6 Key Differences Between Maruti Jimny and Mahindra Thar

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6 Key Differences Between Maruti Jimny and Mahindra Thar (Image: globalsuzuki.com/auto.mahindra.com)
6 Key Differences Between Maruti Jimny and Mahindra Thar (Image: globalsuzuki.com/auto.mahindra.com)

Delhi : Small, rough, and somewhat off-roading cars have a distinct appeal in most parts of the world. The fourth-generation Suzuki Jimny has been enormously popular in different global markets since its introduction in 2018, and those who couldn't get their hands on it, especially Indian customers, were really upset. However, Maruti brought the small adventure vehicle over for Auto Expo 2020, and the automaker has since said that it is looking into creating a five-door version for the Indian market. The recent popularity of the second-gen Mahindra Thar (which has a seven-month waiting list!) which is a three-door option may convince Maruti to sell the Jimny in a global-spec variant as well.

Thar's engines are more powerful

Mahindra offers both petrol and diesel engines in the Thar, whereas the Jimny is only available in Europe with a 1.5-litre petrol engine. Even if Maruti provided the India-spec Jimny with the BS6 1.5-litre diesel engine, it would be less powerful than the Thar. Here are the precise figures:

Jimny is much lighter than Thar

The Thar and the global-spec Jimny are both three-door vehicles, although the Mahindra is much larger. Even if we consider that Maruti will be engineering a longer 5-door variant, the Jimny would still lose in terms of breadth and height to the Thar.

Maruti would like to keep its off-roader in the sub-4m SUV range, akin to the Thar, therefore overall length will probably be similar. However, because it is also substantially lighter, the Jimny's small size helps balance out the aforementioned lack of performance. The heaviest Jimny weighs 1,110kg, whereas the diesel-AT Thar has a kerb weight of 1,783kg.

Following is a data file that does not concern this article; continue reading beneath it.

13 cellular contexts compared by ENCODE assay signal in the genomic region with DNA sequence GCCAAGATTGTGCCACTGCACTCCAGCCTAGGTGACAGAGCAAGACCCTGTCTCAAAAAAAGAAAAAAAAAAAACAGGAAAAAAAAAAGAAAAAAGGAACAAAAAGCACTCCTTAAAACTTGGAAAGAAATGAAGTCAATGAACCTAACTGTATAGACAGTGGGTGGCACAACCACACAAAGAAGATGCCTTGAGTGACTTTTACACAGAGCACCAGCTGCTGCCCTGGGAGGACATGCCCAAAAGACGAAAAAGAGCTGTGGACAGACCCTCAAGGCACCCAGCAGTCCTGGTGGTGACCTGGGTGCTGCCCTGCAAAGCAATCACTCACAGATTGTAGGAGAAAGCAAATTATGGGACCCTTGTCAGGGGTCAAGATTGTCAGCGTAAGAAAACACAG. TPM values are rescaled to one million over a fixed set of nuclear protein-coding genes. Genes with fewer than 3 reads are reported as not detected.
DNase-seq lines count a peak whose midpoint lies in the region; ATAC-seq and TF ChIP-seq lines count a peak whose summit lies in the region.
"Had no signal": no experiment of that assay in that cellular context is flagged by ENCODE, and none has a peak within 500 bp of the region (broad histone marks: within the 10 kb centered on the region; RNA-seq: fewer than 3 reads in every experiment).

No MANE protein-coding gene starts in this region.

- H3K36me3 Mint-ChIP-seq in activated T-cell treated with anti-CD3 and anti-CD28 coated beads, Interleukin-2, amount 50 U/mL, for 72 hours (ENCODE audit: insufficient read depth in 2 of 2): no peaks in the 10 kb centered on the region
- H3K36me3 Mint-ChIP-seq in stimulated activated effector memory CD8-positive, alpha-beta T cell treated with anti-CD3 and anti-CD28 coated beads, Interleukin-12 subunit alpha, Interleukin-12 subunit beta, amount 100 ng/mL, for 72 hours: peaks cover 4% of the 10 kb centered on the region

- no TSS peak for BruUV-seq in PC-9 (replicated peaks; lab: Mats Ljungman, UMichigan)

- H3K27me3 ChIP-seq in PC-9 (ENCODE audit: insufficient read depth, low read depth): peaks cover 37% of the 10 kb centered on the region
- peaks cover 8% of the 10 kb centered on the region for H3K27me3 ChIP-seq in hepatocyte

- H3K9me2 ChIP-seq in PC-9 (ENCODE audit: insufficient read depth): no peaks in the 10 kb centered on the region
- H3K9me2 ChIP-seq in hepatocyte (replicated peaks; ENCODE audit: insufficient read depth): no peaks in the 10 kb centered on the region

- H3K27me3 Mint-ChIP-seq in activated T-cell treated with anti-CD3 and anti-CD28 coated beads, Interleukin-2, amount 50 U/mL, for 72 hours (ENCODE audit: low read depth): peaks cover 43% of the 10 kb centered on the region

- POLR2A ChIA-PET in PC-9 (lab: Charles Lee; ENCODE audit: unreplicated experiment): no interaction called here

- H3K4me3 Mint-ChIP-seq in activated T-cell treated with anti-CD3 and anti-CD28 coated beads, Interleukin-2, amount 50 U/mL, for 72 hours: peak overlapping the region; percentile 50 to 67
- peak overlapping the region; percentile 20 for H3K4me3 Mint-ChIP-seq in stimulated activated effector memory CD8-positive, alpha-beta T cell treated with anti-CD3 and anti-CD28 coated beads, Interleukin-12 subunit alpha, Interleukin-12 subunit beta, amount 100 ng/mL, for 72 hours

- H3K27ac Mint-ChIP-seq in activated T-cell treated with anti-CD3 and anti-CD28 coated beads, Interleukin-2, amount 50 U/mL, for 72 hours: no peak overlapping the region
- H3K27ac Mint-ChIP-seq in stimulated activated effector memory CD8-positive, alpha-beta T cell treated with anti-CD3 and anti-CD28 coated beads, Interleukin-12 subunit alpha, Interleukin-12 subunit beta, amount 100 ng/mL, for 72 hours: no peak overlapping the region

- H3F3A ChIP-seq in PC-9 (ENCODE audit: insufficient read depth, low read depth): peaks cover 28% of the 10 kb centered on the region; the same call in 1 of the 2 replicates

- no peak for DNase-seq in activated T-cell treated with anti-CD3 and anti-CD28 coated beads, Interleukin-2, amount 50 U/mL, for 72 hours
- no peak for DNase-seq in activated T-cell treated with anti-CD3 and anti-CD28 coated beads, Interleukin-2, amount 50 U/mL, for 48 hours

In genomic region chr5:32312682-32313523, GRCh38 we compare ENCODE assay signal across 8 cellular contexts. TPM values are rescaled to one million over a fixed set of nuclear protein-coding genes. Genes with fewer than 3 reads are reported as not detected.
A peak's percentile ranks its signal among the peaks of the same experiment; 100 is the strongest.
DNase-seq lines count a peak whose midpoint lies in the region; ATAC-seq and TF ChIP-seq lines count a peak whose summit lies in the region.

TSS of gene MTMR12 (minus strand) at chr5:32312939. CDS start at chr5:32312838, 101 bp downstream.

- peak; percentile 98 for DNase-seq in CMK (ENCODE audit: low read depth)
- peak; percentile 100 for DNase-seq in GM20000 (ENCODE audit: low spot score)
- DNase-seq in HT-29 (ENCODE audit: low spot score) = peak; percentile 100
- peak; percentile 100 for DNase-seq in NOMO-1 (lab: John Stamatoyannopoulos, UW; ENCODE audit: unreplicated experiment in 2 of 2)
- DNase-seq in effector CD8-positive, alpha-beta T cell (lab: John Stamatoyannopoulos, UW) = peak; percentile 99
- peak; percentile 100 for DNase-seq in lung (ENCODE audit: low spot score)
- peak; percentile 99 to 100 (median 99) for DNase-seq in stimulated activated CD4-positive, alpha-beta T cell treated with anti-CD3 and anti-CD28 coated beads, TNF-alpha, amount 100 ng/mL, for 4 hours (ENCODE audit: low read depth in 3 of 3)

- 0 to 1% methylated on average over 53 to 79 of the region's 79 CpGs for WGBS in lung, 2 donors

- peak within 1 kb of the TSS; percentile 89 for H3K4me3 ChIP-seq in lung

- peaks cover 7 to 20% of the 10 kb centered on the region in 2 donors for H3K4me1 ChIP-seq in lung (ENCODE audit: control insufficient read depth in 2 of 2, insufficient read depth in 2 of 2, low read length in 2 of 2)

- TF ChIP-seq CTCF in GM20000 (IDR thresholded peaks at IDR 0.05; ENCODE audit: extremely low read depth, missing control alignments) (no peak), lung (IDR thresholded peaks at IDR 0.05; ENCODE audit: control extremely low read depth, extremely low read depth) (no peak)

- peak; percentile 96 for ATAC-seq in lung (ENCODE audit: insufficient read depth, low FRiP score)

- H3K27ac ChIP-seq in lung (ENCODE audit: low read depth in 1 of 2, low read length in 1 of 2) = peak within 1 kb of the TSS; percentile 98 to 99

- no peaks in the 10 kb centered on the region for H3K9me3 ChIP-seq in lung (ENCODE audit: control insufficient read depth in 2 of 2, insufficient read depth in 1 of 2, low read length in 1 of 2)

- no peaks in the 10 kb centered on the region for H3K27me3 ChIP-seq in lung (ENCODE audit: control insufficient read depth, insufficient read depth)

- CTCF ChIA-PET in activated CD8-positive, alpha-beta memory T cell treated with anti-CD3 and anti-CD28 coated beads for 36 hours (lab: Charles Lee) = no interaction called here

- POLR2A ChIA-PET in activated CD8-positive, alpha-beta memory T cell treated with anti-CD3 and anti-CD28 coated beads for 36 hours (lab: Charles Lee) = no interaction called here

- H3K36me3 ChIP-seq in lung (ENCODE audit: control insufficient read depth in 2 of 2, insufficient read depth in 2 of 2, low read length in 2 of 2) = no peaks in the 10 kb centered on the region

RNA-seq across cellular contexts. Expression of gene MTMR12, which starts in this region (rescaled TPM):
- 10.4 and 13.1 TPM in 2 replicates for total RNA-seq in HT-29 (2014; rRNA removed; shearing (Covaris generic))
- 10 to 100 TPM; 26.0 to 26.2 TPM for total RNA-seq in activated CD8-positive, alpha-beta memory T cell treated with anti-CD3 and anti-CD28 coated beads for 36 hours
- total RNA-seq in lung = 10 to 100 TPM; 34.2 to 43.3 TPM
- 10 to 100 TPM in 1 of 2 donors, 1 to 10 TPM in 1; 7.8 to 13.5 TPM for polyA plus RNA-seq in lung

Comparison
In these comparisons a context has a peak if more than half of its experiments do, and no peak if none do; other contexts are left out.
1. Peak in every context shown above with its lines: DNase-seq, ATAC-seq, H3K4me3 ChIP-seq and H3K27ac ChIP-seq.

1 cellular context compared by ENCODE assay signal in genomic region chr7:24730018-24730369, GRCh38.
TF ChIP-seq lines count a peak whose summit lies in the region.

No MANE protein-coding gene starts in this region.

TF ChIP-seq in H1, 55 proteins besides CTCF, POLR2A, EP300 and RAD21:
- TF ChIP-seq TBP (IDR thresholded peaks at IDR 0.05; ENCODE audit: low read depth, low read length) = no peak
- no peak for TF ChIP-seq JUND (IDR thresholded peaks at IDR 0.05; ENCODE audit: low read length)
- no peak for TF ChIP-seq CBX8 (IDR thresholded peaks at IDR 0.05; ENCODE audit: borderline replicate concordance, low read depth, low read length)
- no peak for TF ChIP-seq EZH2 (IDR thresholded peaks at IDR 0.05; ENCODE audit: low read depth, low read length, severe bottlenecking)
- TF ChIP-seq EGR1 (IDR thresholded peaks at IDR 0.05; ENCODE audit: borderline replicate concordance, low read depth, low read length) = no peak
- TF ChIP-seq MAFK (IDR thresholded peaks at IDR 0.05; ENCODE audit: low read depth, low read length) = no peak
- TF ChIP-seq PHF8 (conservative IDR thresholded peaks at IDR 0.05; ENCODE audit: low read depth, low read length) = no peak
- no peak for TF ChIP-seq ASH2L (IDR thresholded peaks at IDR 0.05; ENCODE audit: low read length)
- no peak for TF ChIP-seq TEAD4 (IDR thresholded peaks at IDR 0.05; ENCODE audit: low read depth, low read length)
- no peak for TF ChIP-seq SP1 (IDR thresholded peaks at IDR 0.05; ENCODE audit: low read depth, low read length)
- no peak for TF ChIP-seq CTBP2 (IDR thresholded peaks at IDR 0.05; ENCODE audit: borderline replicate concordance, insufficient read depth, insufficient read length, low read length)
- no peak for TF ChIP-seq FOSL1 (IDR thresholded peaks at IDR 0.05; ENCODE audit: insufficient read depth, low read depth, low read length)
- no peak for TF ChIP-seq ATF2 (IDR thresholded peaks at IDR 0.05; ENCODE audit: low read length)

It is important to note that the Mahindra Thar outperforms the Suzuki Jimny in terms of safety. The Jimny received a three-star rating in the Euro NCAP tests despite having more airbags and automated emergency braking whereas the Thar received four stars in the Global NCAP crash tests.

Jimny resembles a tiny G-wagon, while Thar resembles a Jeep

Yes, design is a subjective subject. However, since Suzuki launched the model, parallels between the Jimny and the Mercedes-Benz G-Class have proliferated on the internet. The round headlamps and boxy proportions give it the appearance of a small G-wagon. Meanwhile, the Thar is considered a classic Jeep and is frequently compared to the more expensive Jeep Wrangler. Both take a unique approach to the same raw charm. While the Jimny strives for a more premium appearance, the Thar has a classic aesthetic that appeals to its audience.

Jimny does not have the option of a convertible soft-top or a fixed hard-top

Mahindra equips the second-generation Thar either a convertible soft-top or a permanent hard top from the factory, increasing its versatility. It caters to both adventure seekers and those seeking a combination of pragmatism and lifestyle. In contrast to the fitted tops of the Thar's rear part, the Jimny only comes with a single piece hardtop.

Off-road by the numbers

Both vehicles come standard with 4WD and a low-range transfer case. Because we don't yet have figures for the future 5-door Jimny, let's look at the off-road dimensions of both SUVs' three-door versions:

The Thar has more ground clearance and can wade through water than the Jimny. The Suzuki has a much steeper departure angle, while the Mahindra has a superior off-road approach angle. Both cars have extremely comparable breakover angles, although the Jimny has a 1-degree advantage over the Thar.

Jimny will be a higher-end option.

In comparison to most SUVs, the cabins of the Jimny and Thar have a utilitarian air to them. Mahindra updated the Thar's cabin with roof-mounted speakers, a 7.0-inch touchscreen infotainment system, and a multi-information display in the centre of the instrument cluster. The Jimny's cabin, on the other hand, appears more luxury due to its materials, design around the instruments, and options such as auto AC.

The Suzuki comes standard with a slew of safety features, including autonomous emergency braking, lane departure warning, and six airbags. The India-spec Jimny may lack certain safety measures, but it may still receive more premium equipment than the Thar, such as LED headlamps.